Here's hoping for smooth sailing over the most violent waters on earth.

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Bullet Sunday 389

Posted on July 13th, 2014

Dave!Smoke is in the air and so are bullets... because Bullet Sunday starts... now...

   
• Spoilers! Since I have no desire to see yet another flaming pile of shit Transformers movie that's not about Transformers, I jumped right on io9's "Spoiler FAQ" for Transformers 4. Sounds just as heinous as I knew it would be. Even if you have no interest in this turd of a film franchise, Rob Bricken's comments are pretty epic. If you want an entertaining read that encapsulates everything that's wrong with modern movies, it's an article absolutely work reading.

   
• Don't Come! But... but... I've already been to Belgium!

Antarctica has been at the top of my travel destination list for years. Now I just don't know. Tourist crowds? In freakin' Antarctica? Blargh.

   
• Murder! I would like to add my outrage to all those people condemning dinosaur hunters for murdering these magnificent creatures...

Steven Spielberg, Dinosaur Hunter
Photo © Universal Pictures

What a bastard! NOT COOL, STEVEN SPIELBERG!

   
• Shawn! Started out my day listening to Jay-Z and found myself Googling him to see what he's up to (besides Beyonce). Ended up watching about 20 Jay-Z interviews on YouTube. He is awesome in all of them. This is probably my favorite. Not many people can out-Letterman Dave Letterman...

It's nice how Jay-Z feels the need to keep reminding us that he's cooler than 99% of the people on earth.

   
• Pepe! Click here for some wisdom from a true leader... President José "Pepe" Mujica....

President José
Photo © The Associated Press

They saved the most telling quote for last on the secret to happiness...
"To live in accordance with how one thinks. Be yourself and don't try to impose your criteria on the rest. I don't expect others to live like me. I want to respect people's freedom, but I defend my freedom. And that comes with the courage to say what you think, even if sometimes others don't share those views."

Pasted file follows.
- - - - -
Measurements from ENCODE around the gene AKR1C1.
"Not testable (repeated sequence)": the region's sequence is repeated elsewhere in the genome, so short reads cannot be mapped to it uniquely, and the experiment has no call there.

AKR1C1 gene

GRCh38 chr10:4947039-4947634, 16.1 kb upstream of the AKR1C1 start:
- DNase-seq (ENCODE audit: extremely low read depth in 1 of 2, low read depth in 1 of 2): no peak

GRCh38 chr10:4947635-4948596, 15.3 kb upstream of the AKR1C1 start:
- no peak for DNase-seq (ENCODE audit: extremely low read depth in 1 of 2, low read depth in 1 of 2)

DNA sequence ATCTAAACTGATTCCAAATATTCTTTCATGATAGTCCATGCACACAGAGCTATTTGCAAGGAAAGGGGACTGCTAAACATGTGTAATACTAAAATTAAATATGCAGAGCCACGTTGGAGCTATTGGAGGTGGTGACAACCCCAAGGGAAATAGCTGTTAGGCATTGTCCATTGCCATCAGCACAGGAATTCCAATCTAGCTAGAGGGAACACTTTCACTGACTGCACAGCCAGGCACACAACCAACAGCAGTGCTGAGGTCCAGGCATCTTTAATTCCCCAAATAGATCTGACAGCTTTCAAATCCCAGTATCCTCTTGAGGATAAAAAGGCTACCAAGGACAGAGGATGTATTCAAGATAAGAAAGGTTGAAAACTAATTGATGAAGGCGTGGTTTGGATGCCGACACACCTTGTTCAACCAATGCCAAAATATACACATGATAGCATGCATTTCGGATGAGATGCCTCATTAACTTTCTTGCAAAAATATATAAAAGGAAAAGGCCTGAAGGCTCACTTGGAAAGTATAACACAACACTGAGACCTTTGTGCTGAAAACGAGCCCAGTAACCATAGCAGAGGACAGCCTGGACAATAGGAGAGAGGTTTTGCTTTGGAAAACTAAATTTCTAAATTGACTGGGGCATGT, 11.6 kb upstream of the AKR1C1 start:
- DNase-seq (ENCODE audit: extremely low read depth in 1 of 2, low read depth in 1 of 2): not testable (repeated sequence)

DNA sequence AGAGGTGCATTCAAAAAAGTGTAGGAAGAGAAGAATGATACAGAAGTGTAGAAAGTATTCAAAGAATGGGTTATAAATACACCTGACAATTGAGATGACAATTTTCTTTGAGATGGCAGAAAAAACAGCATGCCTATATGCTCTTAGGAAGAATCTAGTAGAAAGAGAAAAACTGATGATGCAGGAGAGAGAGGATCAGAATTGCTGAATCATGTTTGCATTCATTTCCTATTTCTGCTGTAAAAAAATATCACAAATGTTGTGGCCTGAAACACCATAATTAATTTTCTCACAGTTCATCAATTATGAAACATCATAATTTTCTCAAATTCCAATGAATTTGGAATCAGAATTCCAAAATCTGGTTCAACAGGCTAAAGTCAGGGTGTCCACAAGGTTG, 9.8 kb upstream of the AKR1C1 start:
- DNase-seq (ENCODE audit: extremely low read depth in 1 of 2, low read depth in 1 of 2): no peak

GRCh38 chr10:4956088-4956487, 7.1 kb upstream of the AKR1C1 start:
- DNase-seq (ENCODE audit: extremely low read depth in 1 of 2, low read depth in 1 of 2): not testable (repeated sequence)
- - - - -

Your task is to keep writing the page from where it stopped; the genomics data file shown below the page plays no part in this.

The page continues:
Sounds oddly familiar... a pity politicians in this country aren't so forward (er, backwards?) thinking when it comes to imposing their criteria (or, more likely, the criteria of the lobbyists who have bought them off) on the people they claim to represent.

   
• Thanks! Have you thanked your parents today?

And, to the woman hosting this video... marry me?

   
Now I suppose I should try to get some rest before The Week From Hell rears its ugly head. Blargh.

   

Antarctic

Posted on May 12th, 2014

Dave!As I've repeated many, many times... visiting Antarctica has been a dream trip of mine for decades.

So I'd really like to know why it is that any news that comes from there is bad news? And today it was the worst news of all.

Yeah, NASA is saying that it could be centuries before massive chunks start breaking off fast enough to cause sea level to rise significantly, but massive chunks always seem to be breaking off the seventh continent. And who knows... the news coming from Antarctica could be even worse tomorrow.

So I guess it really is time to shit or get off the pot.

Either I make it to Antarctica in the next year or two, or I risk having to remove it from my list completely.

Guess I'll be robbing a bank or selling a kidney one day soon.

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Antarctic

Posted on July 10th, 2013

Dave!Thanks to yet another massive chunk of ice breaking off the continent, Antarctica just moved past India to take the top spot on my travel bucket list. I just have to see it before it's gone.

The problem is that it's SO expensive to do it right.

Even if I start saving immediately after I get back from this year's vacation in October, I still won't have enough money to afford the trip by the time Winter 2014 rolls around. Which means I'll have to go into credit card debt. Unless I wait until winter 2015, which I'd really rather not do.

And, yes... I know exactly what this sounds like.

"Oh boo hoo! People in Africa are starving and you can't afford to vacation in Antarctica! Poor little you!"

And I totally agree. This is the cream of First World Problems right here.

But... Antarctica.

And so I've got to buckle down and get serious over the next couple months so I can make this happen.

Why can't I have millions of dollars so stuff like "budgeting for a vacation" doesn't have to occupy my time?

Okay, okay... that's the cream of First World Problems.